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Product Support Arrangements (PSA)

ALCL 116


A contract, task order, or any other type of contractual arrangement, or any type of agreement or non-contractual arrangement with or within the Federal government, for the performance of sustainment or logistics support required for major weapon systems, subsystems, or components. The term includes arrangements for any of the following: Performance-Based Logistics (PBL); sustainment support; contractor logistics support; life cycle product support; or weapon systems product support.

General Information


The foundational documents that enact and implement the relationships across the DoD Product Support Business Model (PSBM) framework are called PSAs. It begins with the Warfighter (user) defined performance requirements that are initiated through the Joint Capability Integration and Development System (JCIDS). The Product Support Manager (PSM) (acting on behalf of the Program Manager (PM)) incorporates the appropriate needs and constraints in arrangements with Product Support Integrators (PSI). They, in turn, ensure that the necessary performance requirements to meet their arrangements are properly passed to the Product Support Providers (PSP), who accomplish the product support activities.

Types of PSAs

PSAs, which include a "contract, task order, or any type of other contractual arrangement", are used to spell out performance requirements, metrics, incentives, and deliverables between government and commercial sector (or between industry and industry) organizations for sustainment or logistics support required for major weapon systems, subsystems, or components.  (Note: 10 USC 4324, formerly known as 10 USC 2337, replaced the term "major weapon system" with the term "covered system")

PSAs which include "any type of agreement or non-contractual arrangement within the Federal Government" are also used to spell out these performance requirements, metrics, incentives, and deliverables between government organizations. These intragovernmental arrangements can include things such as Memorandums of Agreement (MOA), Memorandums of Understanding (MOU), Service Level Agreements (SLA), and so on.


PSAs are used to ensure performance expectations of all product support entities are clearly articulated. PSAs require defined outcomes and differ from a best effort type approach. PSAs provide a clear delineation of performance outcomes, corresponding support requirements, and the resources required to achieve both; they create a clear understanding of the outcomes and the commitments required to achieve those outcomes among all stakeholder parties. Well-designed PSAs should include:

  • Clearly understood cost, schedule, and performance objectives and metrics to achieve documented Warfighter requirements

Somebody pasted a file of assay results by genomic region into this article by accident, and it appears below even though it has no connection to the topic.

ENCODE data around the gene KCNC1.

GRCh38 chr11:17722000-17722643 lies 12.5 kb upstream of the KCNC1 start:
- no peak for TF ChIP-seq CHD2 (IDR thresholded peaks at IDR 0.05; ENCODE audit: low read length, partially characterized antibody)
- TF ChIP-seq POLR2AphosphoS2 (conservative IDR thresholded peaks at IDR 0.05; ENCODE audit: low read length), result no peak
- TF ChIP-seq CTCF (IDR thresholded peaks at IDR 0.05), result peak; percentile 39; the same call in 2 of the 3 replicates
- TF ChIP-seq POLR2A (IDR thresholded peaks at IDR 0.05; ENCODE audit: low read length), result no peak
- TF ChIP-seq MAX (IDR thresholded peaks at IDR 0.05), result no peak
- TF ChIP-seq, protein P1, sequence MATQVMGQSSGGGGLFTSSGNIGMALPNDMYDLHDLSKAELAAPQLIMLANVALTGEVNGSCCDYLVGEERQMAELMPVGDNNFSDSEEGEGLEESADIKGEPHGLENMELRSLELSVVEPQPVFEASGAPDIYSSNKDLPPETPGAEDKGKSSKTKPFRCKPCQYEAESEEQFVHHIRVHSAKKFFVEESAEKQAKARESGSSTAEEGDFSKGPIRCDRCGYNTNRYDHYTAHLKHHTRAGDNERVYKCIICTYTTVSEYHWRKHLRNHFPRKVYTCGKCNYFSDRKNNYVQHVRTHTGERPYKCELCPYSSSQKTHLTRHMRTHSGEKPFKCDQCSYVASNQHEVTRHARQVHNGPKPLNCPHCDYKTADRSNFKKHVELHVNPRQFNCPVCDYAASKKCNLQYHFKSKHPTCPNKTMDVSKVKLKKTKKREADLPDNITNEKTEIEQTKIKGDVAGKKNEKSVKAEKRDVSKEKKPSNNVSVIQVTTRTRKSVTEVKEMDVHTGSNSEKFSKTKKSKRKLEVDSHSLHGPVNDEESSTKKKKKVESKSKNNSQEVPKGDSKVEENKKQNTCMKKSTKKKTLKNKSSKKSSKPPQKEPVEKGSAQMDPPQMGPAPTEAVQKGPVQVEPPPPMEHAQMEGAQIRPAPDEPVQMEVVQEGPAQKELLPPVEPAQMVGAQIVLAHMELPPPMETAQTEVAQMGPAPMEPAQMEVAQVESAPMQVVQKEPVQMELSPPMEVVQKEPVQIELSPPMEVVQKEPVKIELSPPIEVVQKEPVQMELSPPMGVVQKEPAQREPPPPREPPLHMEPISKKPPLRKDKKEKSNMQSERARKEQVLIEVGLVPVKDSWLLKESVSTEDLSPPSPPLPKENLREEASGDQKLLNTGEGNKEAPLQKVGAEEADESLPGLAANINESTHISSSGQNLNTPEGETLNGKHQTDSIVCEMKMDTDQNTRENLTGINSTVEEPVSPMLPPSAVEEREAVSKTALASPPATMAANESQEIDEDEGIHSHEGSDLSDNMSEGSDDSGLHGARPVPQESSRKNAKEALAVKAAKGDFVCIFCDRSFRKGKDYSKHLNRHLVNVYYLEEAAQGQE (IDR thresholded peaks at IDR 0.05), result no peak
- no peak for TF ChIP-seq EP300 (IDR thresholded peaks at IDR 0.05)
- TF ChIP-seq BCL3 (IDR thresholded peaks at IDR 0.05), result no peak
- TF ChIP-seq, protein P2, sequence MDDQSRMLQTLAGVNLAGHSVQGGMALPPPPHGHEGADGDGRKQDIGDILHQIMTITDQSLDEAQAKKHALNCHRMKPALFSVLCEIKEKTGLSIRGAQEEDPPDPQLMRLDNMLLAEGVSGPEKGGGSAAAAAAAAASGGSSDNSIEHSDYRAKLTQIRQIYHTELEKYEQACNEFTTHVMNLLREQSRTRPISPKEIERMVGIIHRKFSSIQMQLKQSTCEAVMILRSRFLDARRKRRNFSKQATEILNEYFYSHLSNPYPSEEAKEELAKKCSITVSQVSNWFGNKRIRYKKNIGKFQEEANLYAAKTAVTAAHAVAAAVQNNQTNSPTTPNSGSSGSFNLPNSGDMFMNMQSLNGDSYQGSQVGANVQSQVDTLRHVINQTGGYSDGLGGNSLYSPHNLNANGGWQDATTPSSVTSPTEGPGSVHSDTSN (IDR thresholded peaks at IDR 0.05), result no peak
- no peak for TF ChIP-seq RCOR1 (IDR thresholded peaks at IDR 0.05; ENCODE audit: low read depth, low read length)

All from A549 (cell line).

• Roles and responsibilities
  • Conflict adjudication procedures
  • Reliability, availability, maintainability, supportability, and cost improvement targets
  • Authoritative data sources and collection/update frequency
  • Arrangement terms and conditions
  • Planned flexibility
  • Unforeseen circumstances identification and management
  • Meeting cadence
  • Performance reviews
  • Incentives and penalties

(Source: Product Support Manager (PSM) Guidebook, para 2.3)

PSAs as Integral Aspect of the DoD PSBM Framework

The PSBM defines the framework in which the planning, development, implementation, and execution of product support for a weapon system, subsystem, or component is accomplished over its life cycle. The PSBM describes the methodology promoted by DoD to facilitate optimized product support by balancing weapon system availability and ownership cost and encouraging the most advantageous use of an integrated defense industrial base. The model, as discussed in detail in paragraph 2.1 and Figure 4 of the DoD PSM Guidebook and a related PSBM article provides a clearly delineated description of the roles, relationships, accountability, responsibility and business agreements among the managers, integrators, and providers of product support. Those roles and responsibilities are portrayed, consistent with their level of accountability and responsibility, and are clearly linked at each level by well crafted, comprehensive PSAs.

For additional PSAs insights, recommend also visiting the PBL Community of Practice (PBL CoP) Frequently Asked Questions (FAQ) on PSAs. Several key questions answered there include:

Question: What is the purpose of a PSA?

Answer: To enable PBL, the following must be documented: a) An acceptable range of weapon system performance objectives, b) Corresponding support necessary to meet that level of performance, and c) Formal, disciplined and quantified arrangement to delineate anticipated level of required support. PSAs accomplish this by establishing the framework for the coordination and alignment of resources in support of customers. PSAs also help ensure that promised service levels can be fulfilled, as well as help in aligning resources to the service levels. Ultimately, however, they are used to document expected performance outcomes.

Question: What kinds of PSAs are available and what do they look like?

Answer: PSAs document terms, objectives, and scope of support with DoD support organizations. They are not legally binding by law unless in the form of a formal contract, but they are designed to hold each party accountable. They are generally between two or more government organizations, but can also include other parties (i.e. contractors). In addition to contracts, for government to government arrangements, documents such as Memorandums of Understanding (MOU), Memorandums of Agreement (MOA), and Service Level Agreements (SLA) are often used. MOUs tend to be more top level and generally outline broad principles, while MOAs tend to be more specific. SLAs are similar to MOUs/MOAs, however they are generally less formal and more "promises of support."